We then made for the basement, like the boys from down the street told us to do.

The stairs to the basement were cement and cold, even though thick soles. Although I soon found Bonnie's fate to be better than Mary's the air smelled worse in the basement. It was stale, musty, confined, and deathly. I could see the freedom in the sixteen-year-old's blue eyes as she hung from a beam, amongst the balloons and various-colored streamers that hadn't been removed since Cecilia's party.

These girls were all so beautiful, so mysterious. I think that's why we loved them so. It always seemed so impossible for two oddballs to create such marvelous creatures, but someone Mr. and Mrs. Lisbon did. And now they are dead.

It all seemed to quick, too simple. Cecilia jumped onto the fence from her window; Therese overdosed on sleeping pills; Mary burned her face off in the oven; Bonnie hanged herself; and Lux ... where was Lux? We had found three out of four girls, technically five, but mine remained. The one I had gained and lost was still amiss.

And then we paid closer attention to the music coming from the Lisbon's garage.


The strong smell of car fumes and carbon monoxide was strong as the garage doors opened. I knew it was over.

A police officer was first to enter, holding a towel to his mouth as he swiped at the air dramatically. This was hardly effective, since he was to step back anyway and exert a coughing attack. I couldn't wait any longer; I had to see that girl, in all her glory.

With one thing on my mind, the disgusting fumes and cigarette smoke hardly bothered me as I pushed through to the garage, and soon stood beside the passenger seat. There she sat, Lux Lisbon, dead as stone with a lovely smile plastered on her soft lips.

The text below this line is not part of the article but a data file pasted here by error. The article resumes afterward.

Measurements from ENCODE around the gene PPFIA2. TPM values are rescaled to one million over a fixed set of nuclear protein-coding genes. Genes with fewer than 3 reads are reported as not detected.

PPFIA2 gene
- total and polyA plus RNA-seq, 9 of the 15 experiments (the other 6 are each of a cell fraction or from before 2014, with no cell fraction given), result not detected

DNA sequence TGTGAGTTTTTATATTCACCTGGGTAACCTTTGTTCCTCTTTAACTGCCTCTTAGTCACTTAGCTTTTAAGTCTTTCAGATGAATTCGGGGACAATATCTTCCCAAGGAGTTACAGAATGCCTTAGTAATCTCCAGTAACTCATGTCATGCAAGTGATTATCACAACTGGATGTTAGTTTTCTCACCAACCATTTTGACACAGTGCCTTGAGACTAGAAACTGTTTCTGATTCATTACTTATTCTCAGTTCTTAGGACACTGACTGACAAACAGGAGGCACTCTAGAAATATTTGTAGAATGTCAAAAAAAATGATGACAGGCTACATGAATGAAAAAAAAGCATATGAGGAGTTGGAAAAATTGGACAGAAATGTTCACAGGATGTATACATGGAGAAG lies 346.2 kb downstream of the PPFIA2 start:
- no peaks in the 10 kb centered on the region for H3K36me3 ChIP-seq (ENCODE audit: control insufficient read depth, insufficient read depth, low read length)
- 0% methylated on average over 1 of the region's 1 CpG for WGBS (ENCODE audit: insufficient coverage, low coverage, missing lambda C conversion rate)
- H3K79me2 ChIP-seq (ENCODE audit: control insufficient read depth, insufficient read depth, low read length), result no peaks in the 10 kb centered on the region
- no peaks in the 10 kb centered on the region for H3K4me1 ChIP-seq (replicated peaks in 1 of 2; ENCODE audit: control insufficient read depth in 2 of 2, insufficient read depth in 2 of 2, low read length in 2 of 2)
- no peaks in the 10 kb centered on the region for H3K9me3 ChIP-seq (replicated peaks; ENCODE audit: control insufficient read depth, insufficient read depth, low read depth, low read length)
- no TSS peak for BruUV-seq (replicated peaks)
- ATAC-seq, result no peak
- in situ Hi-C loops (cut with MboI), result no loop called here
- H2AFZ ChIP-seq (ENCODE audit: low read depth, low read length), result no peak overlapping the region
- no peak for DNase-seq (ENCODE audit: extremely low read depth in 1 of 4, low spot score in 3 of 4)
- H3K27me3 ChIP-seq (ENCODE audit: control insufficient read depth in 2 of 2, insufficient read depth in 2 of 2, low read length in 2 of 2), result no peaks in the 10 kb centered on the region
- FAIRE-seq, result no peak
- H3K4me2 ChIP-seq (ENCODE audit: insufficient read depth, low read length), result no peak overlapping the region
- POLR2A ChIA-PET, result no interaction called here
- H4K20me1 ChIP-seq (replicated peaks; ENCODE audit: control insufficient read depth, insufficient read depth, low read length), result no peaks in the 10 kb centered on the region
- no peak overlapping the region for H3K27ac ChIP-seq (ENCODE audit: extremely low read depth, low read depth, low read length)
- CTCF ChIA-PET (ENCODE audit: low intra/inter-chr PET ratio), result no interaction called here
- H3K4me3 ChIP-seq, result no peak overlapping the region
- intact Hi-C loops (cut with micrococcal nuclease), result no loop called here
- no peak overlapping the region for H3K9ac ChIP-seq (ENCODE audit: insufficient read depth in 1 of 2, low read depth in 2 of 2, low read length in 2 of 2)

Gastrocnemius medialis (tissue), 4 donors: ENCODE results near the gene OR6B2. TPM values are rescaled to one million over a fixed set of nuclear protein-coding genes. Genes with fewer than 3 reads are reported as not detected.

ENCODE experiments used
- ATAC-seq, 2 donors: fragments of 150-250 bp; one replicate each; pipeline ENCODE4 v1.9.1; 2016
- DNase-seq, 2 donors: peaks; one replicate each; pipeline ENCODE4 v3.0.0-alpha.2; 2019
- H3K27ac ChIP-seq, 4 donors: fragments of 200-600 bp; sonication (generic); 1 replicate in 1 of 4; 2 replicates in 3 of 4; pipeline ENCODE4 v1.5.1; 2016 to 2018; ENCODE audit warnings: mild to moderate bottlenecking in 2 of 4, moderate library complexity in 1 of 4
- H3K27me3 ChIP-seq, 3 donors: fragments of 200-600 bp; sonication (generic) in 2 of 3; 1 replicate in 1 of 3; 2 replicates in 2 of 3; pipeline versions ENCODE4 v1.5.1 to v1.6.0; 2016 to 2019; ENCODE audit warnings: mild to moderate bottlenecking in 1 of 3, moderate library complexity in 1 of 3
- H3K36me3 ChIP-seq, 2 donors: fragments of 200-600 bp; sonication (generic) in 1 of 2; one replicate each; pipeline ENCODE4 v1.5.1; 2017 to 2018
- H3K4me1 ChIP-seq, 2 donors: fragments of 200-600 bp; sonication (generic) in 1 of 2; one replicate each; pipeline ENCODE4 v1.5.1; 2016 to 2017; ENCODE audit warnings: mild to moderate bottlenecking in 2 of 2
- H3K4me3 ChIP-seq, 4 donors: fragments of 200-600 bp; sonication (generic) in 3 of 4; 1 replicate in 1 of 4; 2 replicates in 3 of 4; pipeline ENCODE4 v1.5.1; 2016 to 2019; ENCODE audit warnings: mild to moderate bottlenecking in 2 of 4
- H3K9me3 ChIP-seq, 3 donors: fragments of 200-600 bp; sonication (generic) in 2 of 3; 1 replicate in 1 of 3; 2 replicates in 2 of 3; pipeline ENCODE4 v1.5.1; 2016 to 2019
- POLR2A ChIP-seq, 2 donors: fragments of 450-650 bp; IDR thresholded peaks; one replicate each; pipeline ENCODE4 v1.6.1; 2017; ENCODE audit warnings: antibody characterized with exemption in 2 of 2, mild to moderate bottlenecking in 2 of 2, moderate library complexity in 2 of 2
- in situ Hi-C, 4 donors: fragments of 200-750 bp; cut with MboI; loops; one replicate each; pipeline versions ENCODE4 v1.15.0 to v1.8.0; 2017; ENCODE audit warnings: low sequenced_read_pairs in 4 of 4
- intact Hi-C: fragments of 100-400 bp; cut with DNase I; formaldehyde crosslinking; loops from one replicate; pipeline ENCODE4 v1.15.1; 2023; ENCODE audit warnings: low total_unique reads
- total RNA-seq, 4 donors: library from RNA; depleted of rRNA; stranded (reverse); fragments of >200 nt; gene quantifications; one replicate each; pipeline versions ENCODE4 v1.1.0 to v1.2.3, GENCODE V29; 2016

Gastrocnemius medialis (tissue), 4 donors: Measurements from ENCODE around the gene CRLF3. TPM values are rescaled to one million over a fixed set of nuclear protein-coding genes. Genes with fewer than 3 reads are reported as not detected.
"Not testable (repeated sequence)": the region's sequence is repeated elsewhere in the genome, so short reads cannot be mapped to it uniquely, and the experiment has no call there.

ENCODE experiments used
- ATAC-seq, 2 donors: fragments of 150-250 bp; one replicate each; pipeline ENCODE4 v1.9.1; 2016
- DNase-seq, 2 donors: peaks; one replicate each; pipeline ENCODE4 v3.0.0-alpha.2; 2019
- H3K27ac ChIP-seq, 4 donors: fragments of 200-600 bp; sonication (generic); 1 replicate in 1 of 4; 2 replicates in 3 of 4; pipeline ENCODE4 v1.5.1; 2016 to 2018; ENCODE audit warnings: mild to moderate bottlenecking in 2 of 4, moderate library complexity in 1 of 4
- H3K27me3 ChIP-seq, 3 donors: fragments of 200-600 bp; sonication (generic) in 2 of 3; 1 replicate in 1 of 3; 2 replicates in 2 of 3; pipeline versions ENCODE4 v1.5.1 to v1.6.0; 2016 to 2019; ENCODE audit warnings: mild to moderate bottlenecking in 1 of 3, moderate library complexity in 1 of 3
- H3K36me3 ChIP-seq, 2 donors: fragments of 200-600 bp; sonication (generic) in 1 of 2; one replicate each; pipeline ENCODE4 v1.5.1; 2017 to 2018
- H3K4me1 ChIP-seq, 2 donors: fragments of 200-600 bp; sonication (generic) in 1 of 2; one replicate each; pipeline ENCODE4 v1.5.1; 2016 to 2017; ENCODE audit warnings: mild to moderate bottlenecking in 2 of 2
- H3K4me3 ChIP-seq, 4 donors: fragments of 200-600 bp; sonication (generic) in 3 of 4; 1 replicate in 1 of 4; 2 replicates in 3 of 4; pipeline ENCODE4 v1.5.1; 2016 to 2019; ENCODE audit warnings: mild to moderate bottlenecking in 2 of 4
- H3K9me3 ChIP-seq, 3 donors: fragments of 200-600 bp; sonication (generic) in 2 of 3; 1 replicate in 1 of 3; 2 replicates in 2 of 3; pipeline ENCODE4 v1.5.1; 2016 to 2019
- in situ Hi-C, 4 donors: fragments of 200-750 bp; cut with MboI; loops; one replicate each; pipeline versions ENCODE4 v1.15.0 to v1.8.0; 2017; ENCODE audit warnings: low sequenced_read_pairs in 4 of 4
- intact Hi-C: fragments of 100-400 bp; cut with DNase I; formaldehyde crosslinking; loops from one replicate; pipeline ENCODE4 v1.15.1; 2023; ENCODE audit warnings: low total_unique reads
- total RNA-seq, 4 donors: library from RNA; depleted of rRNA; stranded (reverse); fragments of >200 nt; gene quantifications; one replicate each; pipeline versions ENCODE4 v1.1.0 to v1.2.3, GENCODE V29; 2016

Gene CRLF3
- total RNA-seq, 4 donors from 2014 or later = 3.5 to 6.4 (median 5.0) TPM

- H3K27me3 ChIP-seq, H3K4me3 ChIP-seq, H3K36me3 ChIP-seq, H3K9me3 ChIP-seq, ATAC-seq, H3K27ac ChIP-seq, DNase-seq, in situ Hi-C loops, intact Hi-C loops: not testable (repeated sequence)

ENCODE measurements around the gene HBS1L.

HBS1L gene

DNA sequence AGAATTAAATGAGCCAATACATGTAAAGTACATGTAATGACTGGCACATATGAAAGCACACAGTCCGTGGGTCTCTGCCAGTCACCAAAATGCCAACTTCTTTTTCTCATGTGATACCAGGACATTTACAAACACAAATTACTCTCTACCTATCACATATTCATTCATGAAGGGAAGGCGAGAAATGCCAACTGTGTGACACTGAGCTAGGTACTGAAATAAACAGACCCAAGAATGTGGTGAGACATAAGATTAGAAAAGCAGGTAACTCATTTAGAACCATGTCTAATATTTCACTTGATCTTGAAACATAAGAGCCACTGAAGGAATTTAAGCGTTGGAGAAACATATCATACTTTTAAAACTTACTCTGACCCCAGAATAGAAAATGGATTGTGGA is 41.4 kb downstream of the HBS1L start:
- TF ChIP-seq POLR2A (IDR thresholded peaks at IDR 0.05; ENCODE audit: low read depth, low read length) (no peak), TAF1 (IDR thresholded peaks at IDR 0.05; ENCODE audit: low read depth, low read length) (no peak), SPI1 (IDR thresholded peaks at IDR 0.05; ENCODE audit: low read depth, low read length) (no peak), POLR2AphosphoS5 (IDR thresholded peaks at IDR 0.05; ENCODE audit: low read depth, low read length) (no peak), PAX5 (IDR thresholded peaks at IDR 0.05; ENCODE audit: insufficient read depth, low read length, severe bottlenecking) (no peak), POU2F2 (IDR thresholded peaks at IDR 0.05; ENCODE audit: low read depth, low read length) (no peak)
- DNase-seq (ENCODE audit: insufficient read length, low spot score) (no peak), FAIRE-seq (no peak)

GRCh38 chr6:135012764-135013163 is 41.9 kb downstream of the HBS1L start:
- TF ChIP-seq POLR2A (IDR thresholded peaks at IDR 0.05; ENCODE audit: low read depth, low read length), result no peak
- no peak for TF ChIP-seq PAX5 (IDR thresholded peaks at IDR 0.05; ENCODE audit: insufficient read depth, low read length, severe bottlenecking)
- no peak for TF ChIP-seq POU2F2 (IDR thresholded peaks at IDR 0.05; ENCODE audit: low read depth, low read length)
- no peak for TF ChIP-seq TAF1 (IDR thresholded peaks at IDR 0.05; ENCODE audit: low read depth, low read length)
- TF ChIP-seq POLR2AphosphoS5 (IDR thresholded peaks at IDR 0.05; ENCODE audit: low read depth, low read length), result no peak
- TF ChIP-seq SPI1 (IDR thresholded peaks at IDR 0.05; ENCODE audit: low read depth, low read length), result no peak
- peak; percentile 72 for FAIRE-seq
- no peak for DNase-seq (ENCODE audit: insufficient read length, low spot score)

Her golden hair was cascading down two feminine shoulders, skin white as snow. I think her face had turned a gray color from the poison, but I don't remember much else from that morning. She was beautiful, though, even in her condtions. Even as a corpse. I still loved her.

From then on I knew that I would never forget about her, about Lux Lisbon. She was one of those girls that always stayed in your mind, haunted your dreams. Even if I wanted to forget about her, I knew very well that I couldn't.

Just standing in her presence, I was able to recall what it was that might have driven this mass suicide. Perhaps it wasn't Cecilia's doing? What if it was mine? The Lisbon girls seemed just fine after their youngest sister's death, so maybe it was my fault that they had gone under intense lock-down, which resulted in this madness. There were no answers to this puzzle, no missing pieces. It's still the same unanswered journey that no one can piece together. But we don't need to. The girls were there for each other, before, during, and probably even after death. I think the reason they wanted those boys to witness this most was so they could let someone see how they lived, who they were.

They just wanted to be free.